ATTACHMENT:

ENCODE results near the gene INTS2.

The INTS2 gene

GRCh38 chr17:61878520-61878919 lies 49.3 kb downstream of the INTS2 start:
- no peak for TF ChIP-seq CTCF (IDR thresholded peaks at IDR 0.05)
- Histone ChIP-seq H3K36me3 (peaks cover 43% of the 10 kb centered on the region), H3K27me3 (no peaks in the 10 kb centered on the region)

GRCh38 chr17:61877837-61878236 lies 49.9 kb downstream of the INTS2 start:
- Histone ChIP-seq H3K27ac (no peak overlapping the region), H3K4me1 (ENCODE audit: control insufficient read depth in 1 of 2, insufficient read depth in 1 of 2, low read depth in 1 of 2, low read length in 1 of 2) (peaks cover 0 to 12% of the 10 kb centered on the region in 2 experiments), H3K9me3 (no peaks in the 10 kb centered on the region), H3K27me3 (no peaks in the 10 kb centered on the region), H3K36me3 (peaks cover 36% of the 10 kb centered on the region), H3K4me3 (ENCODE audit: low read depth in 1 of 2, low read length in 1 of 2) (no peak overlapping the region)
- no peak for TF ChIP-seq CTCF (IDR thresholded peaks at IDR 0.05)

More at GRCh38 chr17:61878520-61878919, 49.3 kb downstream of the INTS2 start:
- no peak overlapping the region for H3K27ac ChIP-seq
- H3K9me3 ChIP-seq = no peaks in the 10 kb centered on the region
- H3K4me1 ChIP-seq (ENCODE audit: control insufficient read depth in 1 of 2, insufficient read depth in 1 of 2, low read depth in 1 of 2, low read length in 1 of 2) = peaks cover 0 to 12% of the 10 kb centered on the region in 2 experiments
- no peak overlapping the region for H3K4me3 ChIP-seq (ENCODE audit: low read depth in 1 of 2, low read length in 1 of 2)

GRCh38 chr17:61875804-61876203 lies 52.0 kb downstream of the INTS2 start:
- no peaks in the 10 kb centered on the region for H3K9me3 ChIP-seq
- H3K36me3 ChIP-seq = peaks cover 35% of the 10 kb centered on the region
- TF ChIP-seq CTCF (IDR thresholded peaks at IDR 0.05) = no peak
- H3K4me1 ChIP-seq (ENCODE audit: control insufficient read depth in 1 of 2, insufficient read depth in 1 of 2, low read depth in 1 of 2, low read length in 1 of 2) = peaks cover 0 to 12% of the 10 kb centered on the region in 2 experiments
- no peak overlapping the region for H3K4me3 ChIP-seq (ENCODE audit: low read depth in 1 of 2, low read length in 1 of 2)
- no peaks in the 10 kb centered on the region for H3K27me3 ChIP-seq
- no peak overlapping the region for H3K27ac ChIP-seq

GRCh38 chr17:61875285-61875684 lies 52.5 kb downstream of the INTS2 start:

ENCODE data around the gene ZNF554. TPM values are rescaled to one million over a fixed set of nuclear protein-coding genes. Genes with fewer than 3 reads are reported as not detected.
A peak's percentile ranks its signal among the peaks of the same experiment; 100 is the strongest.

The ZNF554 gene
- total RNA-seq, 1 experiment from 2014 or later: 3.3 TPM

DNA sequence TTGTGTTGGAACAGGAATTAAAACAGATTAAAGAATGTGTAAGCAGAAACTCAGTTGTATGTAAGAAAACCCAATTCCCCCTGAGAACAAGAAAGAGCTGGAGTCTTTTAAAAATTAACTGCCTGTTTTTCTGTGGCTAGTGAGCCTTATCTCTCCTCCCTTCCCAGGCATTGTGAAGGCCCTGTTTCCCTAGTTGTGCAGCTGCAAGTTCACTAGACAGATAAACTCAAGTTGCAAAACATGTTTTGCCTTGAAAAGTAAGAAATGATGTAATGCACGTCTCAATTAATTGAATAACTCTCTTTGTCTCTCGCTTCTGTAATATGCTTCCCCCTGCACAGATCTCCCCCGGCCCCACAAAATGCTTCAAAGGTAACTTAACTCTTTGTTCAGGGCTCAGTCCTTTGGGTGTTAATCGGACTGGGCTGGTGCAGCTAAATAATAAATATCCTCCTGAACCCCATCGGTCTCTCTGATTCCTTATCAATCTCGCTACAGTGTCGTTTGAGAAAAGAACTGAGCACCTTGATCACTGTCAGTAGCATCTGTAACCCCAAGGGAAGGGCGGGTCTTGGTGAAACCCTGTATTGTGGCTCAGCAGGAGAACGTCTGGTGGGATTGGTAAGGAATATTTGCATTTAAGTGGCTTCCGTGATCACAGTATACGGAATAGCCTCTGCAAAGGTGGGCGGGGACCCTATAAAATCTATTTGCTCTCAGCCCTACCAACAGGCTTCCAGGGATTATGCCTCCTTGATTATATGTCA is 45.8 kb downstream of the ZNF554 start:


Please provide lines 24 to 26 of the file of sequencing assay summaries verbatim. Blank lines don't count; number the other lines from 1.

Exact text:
A peak's percentile ranks its signal among the peaks of the same experiment; 100 is the strongest.

The ZNF554 gene
- total RNA-seq, 1 experiment from 2014 or later: 3.3 TPM